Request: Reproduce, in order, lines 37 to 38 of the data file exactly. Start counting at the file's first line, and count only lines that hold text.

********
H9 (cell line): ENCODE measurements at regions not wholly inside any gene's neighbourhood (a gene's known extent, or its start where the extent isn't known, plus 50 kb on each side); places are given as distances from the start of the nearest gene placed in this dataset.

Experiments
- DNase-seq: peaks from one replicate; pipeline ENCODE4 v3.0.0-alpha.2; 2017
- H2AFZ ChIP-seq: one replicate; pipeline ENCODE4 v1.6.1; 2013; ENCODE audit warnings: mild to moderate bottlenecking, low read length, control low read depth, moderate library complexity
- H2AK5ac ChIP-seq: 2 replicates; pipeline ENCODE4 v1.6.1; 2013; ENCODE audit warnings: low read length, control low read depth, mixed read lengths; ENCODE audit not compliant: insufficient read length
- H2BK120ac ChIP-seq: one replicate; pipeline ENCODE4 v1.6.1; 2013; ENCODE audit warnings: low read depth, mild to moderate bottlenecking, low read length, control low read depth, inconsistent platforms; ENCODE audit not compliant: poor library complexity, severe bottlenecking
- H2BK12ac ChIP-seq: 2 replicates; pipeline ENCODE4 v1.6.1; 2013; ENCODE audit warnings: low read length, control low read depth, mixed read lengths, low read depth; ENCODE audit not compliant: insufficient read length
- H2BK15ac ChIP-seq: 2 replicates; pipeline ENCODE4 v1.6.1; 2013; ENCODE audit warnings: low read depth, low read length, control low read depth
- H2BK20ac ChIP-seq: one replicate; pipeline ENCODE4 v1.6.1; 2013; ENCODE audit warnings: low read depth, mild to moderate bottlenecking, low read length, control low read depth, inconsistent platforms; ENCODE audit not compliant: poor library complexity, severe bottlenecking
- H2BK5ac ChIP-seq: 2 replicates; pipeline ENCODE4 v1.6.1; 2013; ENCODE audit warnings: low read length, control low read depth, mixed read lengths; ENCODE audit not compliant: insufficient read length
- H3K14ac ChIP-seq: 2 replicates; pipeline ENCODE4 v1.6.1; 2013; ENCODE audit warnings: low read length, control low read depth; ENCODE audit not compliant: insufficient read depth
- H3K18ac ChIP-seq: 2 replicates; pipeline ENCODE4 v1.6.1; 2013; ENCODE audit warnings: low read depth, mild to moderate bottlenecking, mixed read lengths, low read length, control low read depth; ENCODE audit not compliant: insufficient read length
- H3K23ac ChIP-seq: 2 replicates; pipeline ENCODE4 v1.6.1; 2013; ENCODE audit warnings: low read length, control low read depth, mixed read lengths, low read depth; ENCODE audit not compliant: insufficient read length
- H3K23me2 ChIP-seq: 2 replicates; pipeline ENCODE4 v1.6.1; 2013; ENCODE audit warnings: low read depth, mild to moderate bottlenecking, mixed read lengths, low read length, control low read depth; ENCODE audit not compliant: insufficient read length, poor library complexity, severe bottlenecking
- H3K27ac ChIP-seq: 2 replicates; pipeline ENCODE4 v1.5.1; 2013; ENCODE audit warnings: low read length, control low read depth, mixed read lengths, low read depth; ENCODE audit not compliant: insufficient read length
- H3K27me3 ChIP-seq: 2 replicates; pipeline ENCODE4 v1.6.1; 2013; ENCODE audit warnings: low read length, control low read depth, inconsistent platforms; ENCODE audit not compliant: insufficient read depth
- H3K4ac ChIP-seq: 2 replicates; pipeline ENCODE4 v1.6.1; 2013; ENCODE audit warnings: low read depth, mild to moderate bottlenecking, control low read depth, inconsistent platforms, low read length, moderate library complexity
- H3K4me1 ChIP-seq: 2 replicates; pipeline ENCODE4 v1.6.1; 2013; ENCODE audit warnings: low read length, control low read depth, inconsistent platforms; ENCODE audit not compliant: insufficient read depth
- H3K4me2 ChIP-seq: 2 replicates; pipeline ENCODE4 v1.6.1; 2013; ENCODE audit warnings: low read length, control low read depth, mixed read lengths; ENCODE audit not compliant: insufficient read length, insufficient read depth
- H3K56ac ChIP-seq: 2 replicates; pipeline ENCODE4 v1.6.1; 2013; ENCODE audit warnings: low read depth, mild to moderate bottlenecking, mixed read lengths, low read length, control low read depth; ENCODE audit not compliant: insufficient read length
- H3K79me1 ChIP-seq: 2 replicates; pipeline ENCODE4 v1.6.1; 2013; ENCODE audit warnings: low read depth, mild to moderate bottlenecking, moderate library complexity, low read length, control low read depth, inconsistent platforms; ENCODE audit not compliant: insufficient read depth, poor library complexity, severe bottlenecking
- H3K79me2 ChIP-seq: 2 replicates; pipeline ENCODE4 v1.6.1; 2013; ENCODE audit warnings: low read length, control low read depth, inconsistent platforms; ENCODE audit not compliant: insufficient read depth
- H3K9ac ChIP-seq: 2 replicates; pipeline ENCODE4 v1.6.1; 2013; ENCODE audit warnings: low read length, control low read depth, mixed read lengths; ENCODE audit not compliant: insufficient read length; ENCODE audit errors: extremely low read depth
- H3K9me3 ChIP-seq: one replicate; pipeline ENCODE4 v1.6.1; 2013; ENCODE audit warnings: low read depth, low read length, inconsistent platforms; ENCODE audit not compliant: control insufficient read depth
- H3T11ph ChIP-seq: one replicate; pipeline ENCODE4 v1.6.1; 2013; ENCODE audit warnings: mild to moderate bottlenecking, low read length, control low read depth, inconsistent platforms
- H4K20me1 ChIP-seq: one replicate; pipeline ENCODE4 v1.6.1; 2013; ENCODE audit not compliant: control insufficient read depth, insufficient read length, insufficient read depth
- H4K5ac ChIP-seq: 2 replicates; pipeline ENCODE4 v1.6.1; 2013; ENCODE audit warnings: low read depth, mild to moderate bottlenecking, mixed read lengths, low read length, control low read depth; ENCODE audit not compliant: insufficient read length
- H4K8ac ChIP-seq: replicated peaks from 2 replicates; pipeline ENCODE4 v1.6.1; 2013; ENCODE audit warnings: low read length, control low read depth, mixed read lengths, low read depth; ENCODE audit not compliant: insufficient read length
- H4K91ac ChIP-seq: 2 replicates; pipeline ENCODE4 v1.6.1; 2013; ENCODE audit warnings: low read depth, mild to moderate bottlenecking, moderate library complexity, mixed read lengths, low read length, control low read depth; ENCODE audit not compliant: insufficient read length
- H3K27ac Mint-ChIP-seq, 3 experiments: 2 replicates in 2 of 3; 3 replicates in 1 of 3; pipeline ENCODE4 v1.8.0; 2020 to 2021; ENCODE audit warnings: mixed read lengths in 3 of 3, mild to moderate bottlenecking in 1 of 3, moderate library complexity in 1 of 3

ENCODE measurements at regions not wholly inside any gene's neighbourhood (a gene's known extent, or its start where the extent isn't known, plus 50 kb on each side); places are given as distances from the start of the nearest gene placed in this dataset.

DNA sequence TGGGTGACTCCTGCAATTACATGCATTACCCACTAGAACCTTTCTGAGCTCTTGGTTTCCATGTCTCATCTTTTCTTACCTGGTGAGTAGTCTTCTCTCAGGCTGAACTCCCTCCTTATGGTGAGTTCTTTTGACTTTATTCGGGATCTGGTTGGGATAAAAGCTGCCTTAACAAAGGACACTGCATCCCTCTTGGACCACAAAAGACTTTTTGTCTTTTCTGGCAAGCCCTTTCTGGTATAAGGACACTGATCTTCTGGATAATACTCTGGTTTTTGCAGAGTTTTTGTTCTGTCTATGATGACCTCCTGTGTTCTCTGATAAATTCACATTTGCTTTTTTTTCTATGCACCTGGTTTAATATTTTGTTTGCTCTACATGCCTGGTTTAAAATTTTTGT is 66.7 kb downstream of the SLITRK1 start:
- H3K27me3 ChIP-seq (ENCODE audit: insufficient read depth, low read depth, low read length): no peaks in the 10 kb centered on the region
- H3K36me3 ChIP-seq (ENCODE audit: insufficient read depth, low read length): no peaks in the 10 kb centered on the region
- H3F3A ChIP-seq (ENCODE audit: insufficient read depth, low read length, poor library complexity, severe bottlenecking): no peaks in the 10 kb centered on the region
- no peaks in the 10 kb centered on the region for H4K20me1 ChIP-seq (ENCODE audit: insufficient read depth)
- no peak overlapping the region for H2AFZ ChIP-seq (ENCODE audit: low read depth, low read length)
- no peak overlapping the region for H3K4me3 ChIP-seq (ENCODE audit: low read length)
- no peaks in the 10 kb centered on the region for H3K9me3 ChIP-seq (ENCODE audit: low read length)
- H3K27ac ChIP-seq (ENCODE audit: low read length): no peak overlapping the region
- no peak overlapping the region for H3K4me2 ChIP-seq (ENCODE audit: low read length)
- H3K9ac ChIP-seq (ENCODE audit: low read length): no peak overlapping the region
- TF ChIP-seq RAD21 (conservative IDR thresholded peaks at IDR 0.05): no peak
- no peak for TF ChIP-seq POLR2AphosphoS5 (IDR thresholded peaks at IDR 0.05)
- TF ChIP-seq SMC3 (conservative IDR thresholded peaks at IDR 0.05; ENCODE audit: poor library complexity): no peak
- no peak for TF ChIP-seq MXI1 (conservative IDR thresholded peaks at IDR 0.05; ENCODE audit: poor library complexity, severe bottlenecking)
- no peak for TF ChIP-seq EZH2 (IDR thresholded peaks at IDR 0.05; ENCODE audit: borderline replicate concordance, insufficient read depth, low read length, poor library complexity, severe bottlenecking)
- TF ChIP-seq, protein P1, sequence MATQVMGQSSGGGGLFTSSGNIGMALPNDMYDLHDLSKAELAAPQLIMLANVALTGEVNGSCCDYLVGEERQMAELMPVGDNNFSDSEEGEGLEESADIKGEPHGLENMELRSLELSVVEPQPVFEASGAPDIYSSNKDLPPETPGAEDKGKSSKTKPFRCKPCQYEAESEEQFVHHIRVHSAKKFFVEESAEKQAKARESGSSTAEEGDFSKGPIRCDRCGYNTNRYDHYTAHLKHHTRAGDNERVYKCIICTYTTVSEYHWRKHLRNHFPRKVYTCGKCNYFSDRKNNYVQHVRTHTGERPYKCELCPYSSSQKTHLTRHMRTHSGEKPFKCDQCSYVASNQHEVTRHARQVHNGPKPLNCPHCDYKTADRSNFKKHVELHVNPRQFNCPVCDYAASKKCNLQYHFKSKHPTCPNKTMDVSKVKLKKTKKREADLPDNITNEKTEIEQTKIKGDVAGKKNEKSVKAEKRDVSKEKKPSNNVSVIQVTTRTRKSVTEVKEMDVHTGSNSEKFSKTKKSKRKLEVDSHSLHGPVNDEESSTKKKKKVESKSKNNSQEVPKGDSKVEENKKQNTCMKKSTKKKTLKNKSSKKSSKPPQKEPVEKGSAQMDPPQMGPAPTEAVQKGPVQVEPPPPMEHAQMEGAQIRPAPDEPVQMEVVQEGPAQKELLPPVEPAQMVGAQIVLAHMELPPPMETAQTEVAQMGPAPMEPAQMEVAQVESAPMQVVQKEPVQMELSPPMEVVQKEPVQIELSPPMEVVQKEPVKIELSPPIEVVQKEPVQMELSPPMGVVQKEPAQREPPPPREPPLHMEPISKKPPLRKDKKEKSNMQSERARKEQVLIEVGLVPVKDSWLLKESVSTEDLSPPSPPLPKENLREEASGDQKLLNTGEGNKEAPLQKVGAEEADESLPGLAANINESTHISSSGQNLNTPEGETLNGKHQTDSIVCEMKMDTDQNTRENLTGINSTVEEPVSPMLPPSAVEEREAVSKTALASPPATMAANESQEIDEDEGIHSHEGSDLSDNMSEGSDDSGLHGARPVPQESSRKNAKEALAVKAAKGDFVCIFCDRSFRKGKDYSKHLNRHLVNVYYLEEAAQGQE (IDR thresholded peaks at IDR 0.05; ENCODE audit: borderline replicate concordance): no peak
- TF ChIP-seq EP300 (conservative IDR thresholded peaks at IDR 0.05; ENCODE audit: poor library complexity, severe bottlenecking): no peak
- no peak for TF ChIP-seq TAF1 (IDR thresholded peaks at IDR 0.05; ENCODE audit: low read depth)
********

- no peak overlapping the region for H2AFZ ChIP-seq (ENCODE audit: low read depth, low read length)
- no peak overlapping the region for H3K4me3 ChIP-seq (ENCODE audit: low read length)